This, this, is the reason why we have been fighting for the same things since the last 50 years--more independence. And it does not help that all of us have friends who have parents who are more progressive than ours, and friends who have parents who are more conservative that ours. So on one hand, I have friends whose parents sit with her and drink, and on the other hand, I have parents who wont even let her pick the clothes to wear. So we are constantly off the mark while judging our own parents' progressiveness (or should I be saying permissiveness, really?). Which is probably why I was shocked when at 18, my parents let me move out of a convent hostel and into an apartment in an area they had not even been to, with 3 girls they had barely met and I knew for less than 6 months myself. And probably why I am shocked now at almost 27, and having survived 'independently' 4 jobs, 2 different cities, 3 different houses and more threatening-to-be-life-changing crisis than I care to even tell them, my folks won't let me take up an apartment on my own. So when my friends tell me I am a grown up, I am not even sure what that even means.

Am I looking for an answer here? I am not sure myself. I am just asking the question, and hoping that would take me somewhere. Answers, are after all, just collateral damage, are they not?


Anu said...

My idea of independent thinking is doing and making decisions which will keep me happy and my mother has never stood in my way. I am very lucky that way. Why I tell my friends not to post pictures of my drunk is out of shame and respect because I know my mom's reasons for telling me not to drink is out of her life lessons. My mom's let me stay with two guys, which just adds to my point. I am not sure how I would have progressed in life if my mom was conservative. Living with boys wouldn't have dented my life in anyway... you know - I still ask my mom what to do because she has given me the freedom to choose - I let her choose for me sometimes. I don't think I have a conclusion for you or whether you need one.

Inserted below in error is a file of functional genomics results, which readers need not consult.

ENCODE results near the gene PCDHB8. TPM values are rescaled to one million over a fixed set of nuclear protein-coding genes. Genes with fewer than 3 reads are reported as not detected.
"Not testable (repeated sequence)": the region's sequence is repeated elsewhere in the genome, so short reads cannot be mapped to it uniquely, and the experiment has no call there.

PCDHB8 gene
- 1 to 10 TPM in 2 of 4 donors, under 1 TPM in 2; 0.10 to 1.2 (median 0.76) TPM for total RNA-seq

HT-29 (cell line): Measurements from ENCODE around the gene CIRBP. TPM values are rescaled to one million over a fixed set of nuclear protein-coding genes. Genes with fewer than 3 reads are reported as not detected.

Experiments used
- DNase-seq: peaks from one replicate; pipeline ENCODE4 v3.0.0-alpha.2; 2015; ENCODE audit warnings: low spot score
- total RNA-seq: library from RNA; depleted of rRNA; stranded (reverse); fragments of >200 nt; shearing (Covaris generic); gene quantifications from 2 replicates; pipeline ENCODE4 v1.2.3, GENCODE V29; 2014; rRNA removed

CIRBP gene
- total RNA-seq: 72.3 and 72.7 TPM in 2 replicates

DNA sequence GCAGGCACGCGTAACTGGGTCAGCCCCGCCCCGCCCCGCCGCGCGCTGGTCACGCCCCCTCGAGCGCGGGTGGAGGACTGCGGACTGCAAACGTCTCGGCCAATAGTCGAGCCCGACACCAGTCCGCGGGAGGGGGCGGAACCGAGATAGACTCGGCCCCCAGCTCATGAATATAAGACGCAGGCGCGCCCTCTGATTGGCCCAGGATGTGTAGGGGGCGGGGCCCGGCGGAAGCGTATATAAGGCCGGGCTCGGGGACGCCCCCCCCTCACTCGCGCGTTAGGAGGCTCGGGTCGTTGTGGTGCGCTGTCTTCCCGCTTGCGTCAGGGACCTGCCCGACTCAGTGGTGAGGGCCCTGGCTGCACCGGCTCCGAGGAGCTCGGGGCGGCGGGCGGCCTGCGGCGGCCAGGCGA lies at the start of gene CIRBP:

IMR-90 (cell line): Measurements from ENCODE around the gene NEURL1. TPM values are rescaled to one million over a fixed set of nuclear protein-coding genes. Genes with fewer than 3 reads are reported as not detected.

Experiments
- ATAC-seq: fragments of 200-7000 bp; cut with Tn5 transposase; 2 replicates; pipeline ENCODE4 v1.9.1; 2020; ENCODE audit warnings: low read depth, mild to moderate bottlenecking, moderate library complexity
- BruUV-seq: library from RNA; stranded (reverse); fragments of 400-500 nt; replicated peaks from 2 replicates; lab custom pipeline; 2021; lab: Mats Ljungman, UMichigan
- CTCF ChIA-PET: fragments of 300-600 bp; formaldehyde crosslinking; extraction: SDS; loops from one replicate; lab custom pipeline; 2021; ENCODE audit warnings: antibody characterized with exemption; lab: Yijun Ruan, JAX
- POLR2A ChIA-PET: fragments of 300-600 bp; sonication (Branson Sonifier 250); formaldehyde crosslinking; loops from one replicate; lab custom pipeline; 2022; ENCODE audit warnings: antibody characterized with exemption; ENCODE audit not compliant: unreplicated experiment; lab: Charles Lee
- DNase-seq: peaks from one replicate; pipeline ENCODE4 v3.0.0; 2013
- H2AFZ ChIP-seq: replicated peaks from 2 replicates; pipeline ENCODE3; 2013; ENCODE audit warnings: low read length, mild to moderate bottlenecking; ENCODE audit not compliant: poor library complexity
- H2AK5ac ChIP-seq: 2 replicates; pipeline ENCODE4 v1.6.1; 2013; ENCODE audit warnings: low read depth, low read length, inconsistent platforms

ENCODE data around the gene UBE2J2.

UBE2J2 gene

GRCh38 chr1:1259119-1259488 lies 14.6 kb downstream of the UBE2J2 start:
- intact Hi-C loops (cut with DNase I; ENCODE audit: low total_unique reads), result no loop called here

medusa said...

First of all, I AM SO BLOODY GLAD that you're writing again. Or should medusa say, Medusa khush hua.

yeah, you are right, and it gets more complicated when one thinks of one's parents as fairly rational and intelligent human being, and even then pointing out the inherent inconsistency of their actions/ decisions also do not apply to that rationality that had been demonstrated a few minutes ago.

having said that, they do exhibit the tendency to be more malleable with age, and with more pushing.

being unattached makes our situations more unique, because with attachments, it seems, all the parental guidance vanishes.

crumbs said...

A horribly late response this, but a response nevertheless

@ Anu
That's what I am saying, we all have different situations, and I am not sure what is answer to you is answer to me. We both want different things, and our parents want different things for us, and there just isn't a scale where all those wants are comparable. So the best we can do is to make it up as we go along really, and try not to judge another person's situations based on ours.

@ Medusa,

One is mighty glad that Medusa khush hua :D

And yes on the being unattached making us more susceptible to parental guidance, but I'm not convinced with the vanishing of the same with attachments though. I think that is just what our parents promise us, and we, in a desperate attempt, hope. I could give cases in point, but that would be counter productive (and possibly libelous)